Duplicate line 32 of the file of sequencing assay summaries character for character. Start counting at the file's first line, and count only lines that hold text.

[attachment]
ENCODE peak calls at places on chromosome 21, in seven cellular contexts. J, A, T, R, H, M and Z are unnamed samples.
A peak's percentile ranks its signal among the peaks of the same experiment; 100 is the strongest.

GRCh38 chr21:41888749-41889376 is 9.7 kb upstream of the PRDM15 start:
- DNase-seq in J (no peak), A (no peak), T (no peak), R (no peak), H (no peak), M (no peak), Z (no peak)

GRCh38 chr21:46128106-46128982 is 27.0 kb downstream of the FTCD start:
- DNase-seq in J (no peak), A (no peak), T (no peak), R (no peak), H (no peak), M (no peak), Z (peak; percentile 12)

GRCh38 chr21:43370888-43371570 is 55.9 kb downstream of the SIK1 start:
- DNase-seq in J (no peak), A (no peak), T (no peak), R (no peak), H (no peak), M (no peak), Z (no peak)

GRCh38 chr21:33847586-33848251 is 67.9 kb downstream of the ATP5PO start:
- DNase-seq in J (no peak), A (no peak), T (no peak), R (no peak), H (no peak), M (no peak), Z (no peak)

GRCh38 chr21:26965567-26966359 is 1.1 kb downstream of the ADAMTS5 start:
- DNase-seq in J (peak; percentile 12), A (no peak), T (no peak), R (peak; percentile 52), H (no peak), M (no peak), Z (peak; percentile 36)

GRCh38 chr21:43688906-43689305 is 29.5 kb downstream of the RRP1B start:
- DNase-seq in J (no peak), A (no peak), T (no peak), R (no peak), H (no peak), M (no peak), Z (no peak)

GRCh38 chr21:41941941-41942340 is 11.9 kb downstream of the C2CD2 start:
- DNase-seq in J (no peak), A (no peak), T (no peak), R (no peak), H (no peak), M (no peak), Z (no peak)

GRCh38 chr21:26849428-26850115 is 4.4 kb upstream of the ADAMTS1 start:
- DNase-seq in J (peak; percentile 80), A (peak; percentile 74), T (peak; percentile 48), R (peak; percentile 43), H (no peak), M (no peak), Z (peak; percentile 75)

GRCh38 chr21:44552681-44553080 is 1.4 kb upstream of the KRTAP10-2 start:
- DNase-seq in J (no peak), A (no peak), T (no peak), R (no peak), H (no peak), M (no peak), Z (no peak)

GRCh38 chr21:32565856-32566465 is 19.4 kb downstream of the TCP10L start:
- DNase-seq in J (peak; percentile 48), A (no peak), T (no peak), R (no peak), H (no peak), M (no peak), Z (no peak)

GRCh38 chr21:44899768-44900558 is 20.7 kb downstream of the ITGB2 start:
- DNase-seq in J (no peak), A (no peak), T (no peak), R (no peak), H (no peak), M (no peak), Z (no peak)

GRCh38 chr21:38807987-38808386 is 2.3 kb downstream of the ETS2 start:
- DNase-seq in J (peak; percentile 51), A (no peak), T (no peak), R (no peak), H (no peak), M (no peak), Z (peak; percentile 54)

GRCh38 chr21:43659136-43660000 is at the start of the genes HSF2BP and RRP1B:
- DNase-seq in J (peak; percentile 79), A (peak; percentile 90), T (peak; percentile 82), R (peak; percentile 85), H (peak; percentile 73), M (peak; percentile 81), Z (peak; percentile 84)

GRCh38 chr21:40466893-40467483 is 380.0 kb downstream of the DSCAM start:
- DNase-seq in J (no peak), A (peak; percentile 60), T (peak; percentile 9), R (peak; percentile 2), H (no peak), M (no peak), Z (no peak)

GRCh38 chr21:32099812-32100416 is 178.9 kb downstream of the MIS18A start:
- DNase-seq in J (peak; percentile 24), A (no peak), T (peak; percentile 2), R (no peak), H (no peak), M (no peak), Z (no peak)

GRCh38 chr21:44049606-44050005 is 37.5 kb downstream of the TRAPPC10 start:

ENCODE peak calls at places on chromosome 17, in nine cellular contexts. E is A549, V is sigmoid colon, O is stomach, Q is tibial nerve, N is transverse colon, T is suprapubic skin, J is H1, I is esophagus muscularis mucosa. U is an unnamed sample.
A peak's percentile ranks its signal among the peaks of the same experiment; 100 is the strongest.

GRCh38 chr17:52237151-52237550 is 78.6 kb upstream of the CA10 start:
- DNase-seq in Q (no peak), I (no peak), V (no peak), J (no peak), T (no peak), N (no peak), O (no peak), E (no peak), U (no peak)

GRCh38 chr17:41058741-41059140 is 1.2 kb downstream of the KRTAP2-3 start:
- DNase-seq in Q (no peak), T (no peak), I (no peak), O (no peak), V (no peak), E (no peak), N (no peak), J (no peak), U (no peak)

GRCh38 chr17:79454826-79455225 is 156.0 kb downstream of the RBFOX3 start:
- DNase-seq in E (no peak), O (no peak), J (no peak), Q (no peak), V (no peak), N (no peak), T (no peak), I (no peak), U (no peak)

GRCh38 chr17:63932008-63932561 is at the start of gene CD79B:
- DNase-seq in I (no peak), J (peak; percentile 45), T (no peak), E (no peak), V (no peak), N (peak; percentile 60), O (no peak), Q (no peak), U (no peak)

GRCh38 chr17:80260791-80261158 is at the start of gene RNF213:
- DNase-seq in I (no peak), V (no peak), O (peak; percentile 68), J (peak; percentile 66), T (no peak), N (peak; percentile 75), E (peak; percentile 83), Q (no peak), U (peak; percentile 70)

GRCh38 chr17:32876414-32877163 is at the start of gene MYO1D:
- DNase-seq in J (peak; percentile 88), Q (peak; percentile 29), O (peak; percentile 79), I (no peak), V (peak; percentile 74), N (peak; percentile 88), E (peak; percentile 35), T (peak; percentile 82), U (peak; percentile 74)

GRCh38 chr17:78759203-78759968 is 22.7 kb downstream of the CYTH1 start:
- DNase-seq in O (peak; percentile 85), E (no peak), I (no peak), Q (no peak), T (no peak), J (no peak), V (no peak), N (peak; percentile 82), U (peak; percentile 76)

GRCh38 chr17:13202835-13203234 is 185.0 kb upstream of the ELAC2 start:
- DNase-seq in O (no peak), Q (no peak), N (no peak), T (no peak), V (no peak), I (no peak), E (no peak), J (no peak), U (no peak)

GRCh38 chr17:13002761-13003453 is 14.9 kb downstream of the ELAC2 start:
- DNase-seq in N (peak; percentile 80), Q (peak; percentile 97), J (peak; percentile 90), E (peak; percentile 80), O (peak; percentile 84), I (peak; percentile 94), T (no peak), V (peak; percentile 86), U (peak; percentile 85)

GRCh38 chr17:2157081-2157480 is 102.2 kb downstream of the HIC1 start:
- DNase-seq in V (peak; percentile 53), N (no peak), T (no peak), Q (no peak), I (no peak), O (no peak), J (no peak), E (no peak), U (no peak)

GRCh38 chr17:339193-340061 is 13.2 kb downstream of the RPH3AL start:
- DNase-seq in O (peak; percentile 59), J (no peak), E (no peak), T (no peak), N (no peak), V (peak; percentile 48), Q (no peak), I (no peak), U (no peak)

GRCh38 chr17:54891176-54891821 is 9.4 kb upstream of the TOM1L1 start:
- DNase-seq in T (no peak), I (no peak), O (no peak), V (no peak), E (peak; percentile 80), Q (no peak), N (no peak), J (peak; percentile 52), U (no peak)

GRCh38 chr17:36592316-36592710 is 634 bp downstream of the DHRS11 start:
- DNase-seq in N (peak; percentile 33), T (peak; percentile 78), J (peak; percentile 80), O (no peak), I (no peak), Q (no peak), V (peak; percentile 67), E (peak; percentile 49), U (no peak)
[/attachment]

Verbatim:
- DNase-seq in J (peak; percentile 24), A (no peak), T (peak; percentile 2), R (no peak), H (no peak), M (no peak), Z (no peak)